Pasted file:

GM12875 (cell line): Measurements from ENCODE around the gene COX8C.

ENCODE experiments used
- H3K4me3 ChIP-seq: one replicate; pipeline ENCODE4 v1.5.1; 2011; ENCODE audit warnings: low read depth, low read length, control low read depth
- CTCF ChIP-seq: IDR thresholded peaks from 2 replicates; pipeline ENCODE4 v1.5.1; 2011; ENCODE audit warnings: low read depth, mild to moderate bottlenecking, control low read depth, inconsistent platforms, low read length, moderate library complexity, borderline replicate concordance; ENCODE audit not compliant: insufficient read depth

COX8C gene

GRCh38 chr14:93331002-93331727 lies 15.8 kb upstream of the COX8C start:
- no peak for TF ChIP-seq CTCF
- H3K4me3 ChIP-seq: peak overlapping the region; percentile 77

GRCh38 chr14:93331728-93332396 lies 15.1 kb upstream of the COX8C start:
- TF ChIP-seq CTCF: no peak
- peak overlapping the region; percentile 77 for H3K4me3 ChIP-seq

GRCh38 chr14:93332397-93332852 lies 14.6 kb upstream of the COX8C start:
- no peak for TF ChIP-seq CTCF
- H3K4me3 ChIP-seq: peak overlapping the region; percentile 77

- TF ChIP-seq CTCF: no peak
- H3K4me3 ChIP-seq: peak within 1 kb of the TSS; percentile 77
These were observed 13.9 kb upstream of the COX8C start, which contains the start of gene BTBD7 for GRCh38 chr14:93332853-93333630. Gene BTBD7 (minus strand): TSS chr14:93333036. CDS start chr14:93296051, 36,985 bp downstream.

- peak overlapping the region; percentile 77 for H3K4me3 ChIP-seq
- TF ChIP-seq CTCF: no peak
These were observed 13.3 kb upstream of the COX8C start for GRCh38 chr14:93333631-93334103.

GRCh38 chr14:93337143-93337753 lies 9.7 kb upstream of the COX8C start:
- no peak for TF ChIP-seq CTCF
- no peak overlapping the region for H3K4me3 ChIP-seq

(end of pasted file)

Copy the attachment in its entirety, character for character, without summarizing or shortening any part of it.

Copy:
GM12875 (cell line): Measurements from ENCODE around the gene COX8C.

ENCODE experiments used
- H3K4me3 ChIP-seq: one replicate; pipeline ENCODE4 v1.5.1; 2011; ENCODE audit warnings: low read depth, low read length, control low read depth
- CTCF ChIP-seq: IDR thresholded peaks from 2 replicates; pipeline ENCODE4 v1.5.1; 2011; ENCODE audit warnings: low read depth, mild to moderate bottlenecking, control low read depth, inconsistent platforms, low read length, moderate library complexity, borderline replicate concordance; ENCODE audit not compliant: insufficient read depth

COX8C gene

GRCh38 chr14:93331002-93331727 lies 15.8 kb upstream of the COX8C start:
- no peak for TF ChIP-seq CTCF
- H3K4me3 ChIP-seq: peak overlapping the region; percentile 77

GRCh38 chr14:93331728-93332396 lies 15.1 kb upstream of the COX8C start:
- TF ChIP-seq CTCF: no peak
- peak overlapping the region; percentile 77 for H3K4me3 ChIP-seq

GRCh38 chr14:93332397-93332852 lies 14.6 kb upstream of the COX8C start:
- no peak for TF ChIP-seq CTCF
- H3K4me3 ChIP-seq: peak overlapping the region; percentile 77

- TF ChIP-seq CTCF: no peak
- H3K4me3 ChIP-seq: peak within 1 kb of the TSS; percentile 77
These were observed 13.9 kb upstream of the COX8C start, which contains the start of gene BTBD7 for GRCh38 chr14:93332853-93333630. Gene BTBD7 (minus strand): TSS chr14:93333036. CDS start chr14:93296051, 36,985 bp downstream.

- peak overlapping the region; percentile 77 for H3K4me3 ChIP-seq
- TF ChIP-seq CTCF: no peak
These were observed 13.3 kb upstream of the COX8C start for GRCh38 chr14:93333631-93334103.

GRCh38 chr14:93337143-93337753 lies 9.7 kb upstream of the COX8C start:
- no peak for TF ChIP-seq CTCF
- no peak overlapping the region for H3K4me3 ChIP-seq